Dale Tuggy, Personhood, and the Trinity

Unitarian Dale Tuggy perpetuates confusion as to personhood within the Trinity. Forgive my rhetoric here, but I am astonished that some people are convinced by his arguments against the orthodox doctrine of the Trinity, belief in which, according to our early Church fathers of the Christian faith, is required for the salvation of the soul: "Whosoever will be saved," states the Athanasian Creed, "before all things it is necessary that he hold the Catholic Faith [which then expounds upon the doctrine of the Trinity]. Which Faith except everyone do keep whole and undefiled, without doubt he shall perish everlastingly."

Tuggy begins (all emphases original): "In standard formulations of trinitarian theology nowadays, one says that there is (only) one God 'in three Persons.' But what does this mean? We can ask about how these 'Persons' relate individually or collectively to the one God. How exactly are they 'in' him? But more fundamentally, what is meant by 'Person' here? Some trinitarians will tell you that the answer is, basically: nothing." Nothing? Really? For evidence he quotes St Augustine (all emphases original):
So the only reason, it seems, why we do not call these three together "one person," as we call them "one being" and "one god," but say "three persons" while we never say "three gods" or "three beings," is that we want to keep at least one word for signifying what we mean by "trinity," so that we are not simply reduced to silence when we are asked three what, after we have confessed that there are three. (The Trinity [De Trinitate], VII.11, pp. 228-9, trans. Edmund Hill, modified) (link)
St Augustine's answer is not "nothing," as Tuggy wants his readers to believe. As a matter of fact, Augustine is granting us an answer, a name, when referring to the three individuals of the Godhead: Persons. These three Persons are not three gods; we are not tritheists. There is not one Person masquerading as Father, Son and Holy Spirit, as Oneness Pentecostals and Unitarians argue. There is one God, one Being, in three equally divine Persons: Father, Son, and Holy Spirit.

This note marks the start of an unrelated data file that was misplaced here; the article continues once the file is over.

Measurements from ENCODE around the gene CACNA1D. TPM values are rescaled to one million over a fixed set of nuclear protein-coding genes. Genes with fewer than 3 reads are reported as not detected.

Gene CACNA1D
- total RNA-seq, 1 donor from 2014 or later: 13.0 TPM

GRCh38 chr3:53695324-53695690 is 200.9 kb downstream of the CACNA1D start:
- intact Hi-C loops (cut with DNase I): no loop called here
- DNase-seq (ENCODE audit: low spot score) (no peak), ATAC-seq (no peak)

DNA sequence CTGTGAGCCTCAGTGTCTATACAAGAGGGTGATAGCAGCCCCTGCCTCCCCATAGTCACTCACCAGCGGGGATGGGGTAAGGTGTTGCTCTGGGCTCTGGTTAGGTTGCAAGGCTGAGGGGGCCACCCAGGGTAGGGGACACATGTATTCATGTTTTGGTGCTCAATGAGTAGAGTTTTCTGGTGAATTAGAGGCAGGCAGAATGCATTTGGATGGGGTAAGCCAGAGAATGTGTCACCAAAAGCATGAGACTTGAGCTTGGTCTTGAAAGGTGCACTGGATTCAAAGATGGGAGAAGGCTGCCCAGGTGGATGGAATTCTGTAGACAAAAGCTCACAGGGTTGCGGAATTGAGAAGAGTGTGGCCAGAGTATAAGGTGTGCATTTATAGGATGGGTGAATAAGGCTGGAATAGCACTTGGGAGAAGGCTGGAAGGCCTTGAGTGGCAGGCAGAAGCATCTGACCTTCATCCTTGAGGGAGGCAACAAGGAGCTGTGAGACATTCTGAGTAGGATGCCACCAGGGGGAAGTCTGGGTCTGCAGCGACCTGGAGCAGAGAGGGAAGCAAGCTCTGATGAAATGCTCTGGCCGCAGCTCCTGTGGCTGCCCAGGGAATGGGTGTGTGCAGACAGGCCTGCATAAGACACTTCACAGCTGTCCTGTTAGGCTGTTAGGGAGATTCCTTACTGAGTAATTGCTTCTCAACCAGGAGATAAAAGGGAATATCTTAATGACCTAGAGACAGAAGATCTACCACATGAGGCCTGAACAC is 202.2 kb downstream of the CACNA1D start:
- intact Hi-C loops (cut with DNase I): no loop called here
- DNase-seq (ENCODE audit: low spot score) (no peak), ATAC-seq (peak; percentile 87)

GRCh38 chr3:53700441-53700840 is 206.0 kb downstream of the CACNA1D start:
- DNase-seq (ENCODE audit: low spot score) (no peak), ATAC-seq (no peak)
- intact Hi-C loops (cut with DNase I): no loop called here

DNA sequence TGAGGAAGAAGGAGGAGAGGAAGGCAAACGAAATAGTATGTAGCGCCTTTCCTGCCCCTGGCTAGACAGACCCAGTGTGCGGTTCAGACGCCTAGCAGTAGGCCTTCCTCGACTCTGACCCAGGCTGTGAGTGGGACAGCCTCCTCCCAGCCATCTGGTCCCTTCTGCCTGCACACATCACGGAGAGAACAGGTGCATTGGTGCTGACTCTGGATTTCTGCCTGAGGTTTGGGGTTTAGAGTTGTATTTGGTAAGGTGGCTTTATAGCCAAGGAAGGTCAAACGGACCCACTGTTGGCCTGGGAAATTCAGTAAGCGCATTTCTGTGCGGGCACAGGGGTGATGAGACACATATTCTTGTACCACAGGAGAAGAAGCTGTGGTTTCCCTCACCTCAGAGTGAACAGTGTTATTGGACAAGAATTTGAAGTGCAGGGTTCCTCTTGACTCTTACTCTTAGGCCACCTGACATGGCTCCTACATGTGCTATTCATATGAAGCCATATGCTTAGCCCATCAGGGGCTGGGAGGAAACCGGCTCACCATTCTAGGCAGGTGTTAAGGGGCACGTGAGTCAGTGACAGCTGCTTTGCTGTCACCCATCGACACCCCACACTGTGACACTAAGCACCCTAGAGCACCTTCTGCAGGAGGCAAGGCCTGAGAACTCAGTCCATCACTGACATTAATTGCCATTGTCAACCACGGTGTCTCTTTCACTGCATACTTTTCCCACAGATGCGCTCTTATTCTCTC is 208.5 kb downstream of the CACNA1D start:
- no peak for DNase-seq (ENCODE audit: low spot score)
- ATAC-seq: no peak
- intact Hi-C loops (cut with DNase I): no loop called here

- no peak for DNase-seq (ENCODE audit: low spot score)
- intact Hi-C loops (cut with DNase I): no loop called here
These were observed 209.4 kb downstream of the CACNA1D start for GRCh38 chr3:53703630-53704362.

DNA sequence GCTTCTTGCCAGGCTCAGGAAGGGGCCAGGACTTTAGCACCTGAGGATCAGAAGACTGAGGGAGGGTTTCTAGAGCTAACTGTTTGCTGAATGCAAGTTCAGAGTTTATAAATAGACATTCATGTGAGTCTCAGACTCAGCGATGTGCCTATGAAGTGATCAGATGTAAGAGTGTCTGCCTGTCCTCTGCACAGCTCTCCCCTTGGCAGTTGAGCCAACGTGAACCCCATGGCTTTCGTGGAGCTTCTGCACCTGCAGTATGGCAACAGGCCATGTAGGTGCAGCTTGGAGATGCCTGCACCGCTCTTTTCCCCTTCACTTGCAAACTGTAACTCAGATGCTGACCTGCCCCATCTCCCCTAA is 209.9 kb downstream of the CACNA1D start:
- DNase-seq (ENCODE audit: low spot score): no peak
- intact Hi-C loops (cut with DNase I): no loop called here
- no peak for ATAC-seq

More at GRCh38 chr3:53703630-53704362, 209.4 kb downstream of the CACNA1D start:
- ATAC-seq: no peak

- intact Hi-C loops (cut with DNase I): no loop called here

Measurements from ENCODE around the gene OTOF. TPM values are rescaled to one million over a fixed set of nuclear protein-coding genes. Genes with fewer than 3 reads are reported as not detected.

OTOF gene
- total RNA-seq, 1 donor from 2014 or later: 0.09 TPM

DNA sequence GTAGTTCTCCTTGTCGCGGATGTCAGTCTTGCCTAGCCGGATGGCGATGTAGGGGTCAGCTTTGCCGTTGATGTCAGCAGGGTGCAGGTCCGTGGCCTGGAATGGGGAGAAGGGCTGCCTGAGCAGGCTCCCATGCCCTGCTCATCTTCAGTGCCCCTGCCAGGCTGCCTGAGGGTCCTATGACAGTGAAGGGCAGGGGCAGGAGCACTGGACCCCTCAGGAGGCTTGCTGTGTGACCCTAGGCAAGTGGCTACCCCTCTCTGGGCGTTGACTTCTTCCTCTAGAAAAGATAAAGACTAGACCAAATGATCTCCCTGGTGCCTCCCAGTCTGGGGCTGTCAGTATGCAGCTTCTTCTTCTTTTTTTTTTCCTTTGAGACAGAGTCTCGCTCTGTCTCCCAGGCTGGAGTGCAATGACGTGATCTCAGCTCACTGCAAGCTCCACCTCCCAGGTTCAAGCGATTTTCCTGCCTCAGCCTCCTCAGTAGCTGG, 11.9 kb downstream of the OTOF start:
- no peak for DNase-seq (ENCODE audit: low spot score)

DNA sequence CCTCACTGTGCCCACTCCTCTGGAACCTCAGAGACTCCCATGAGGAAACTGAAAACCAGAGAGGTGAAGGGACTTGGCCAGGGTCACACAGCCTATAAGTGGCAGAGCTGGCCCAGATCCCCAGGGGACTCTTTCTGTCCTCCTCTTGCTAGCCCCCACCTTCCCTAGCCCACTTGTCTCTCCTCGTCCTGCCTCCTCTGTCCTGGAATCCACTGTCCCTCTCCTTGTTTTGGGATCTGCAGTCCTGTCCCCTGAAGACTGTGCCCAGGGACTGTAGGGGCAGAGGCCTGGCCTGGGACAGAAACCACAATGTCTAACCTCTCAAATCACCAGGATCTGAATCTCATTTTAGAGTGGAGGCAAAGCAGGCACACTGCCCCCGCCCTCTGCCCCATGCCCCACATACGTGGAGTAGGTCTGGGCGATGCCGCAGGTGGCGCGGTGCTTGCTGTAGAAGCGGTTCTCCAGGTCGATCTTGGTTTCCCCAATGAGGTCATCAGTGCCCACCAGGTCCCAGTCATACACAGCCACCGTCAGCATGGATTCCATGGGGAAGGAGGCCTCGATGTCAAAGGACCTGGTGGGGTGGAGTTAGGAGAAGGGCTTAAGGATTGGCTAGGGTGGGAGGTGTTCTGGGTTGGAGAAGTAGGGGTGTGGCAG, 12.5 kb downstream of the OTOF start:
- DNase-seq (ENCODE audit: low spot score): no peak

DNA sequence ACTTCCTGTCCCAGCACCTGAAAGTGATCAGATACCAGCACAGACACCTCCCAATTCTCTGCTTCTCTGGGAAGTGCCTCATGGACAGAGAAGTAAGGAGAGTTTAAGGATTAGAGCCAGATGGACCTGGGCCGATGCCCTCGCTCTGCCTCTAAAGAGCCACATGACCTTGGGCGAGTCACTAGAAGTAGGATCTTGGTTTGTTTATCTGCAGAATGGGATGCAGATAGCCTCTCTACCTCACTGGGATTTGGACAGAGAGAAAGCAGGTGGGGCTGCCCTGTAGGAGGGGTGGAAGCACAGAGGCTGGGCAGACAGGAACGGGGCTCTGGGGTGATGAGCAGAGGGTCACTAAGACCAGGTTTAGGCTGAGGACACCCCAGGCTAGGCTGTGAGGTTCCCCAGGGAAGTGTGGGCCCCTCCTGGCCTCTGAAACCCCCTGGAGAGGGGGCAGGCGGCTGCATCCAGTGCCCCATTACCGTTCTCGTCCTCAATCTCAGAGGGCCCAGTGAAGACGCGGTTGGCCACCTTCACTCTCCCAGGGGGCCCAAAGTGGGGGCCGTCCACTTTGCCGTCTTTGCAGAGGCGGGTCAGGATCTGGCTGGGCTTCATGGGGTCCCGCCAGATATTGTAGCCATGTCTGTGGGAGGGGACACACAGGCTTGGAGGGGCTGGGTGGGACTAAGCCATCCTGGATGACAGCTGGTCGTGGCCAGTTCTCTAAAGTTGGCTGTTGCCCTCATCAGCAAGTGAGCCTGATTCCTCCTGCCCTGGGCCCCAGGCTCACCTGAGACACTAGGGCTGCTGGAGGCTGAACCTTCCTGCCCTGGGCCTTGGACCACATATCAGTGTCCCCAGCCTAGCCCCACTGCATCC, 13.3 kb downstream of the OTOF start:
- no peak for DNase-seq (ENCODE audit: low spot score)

Tuggy states above: "We can ask about how these 'Persons' relate individually or collectively to the one God. How exactly are they 'in' him?" Here he presents overt and blatant confusion. The three Persons, Father, Son and Holy Spirit, do not relate individually "to the one God," nor are the three Persons "in" God, as Tuggy frames the matter, but relate to each other, as anyone possessing personhood relates to another individual possessing personhood. To suggest that there is one God "in three Persons" is not tantamount to suggesting that there are three Persons "in" one God.

This, from my perspective, is so very elementary regarding the subject of the Trinity that I am in a state of shock as to how anyone who devotes his scholarship to this subject, as does Tuggy, misunderstands and misrepresents the core of his main subject. The Father, Son and Holy Spirit are God; not three gods, but one God, in three Persons; not three Persons "in" one God, but one God in three Persons. Tuggy contorts orthodox language to his own advantage so as to confuse his readers and gain converts to his heresy. But Tuggy's most evident misunderstanding and confusion relates to personhood itself.



Tuggy writes: "In English nowadays, 'person' often means human being." Popular conception about personhood does not establish definition, philosophical parameter, or context. Personhood can be attributed to angels, demons, Father, Son, and Holy Spirit within the Godhead, as well as to human beings. Tuggy rightly frames personhood as consciousness, but fails to mention self-consciousness, as he writes: "But even worms, probably, are conscious." Worms, however, are neither self-conscious nor are endowed with certain qualities of a mental capacity -- e.g., reason, deliberation, desire -- that attribute to being a person. Hence we cannot attribute personhood to worms.

Dale Tuggy prefers the word "self" to "person." He argues: "Because in trinitarian theology theorists are wont to insist on some special meaning for 'Person,' I have labeled this universal concept as the concept of a 'self.'" Are we Trinitarians accustomed to insist on "some special meaning" for the concept of Person? Tuggy makes us appear as though we are guilty of special pleading. Is this true? Is our concept of "person" different than the perceived "normal" rendering of the word? Let us investigate: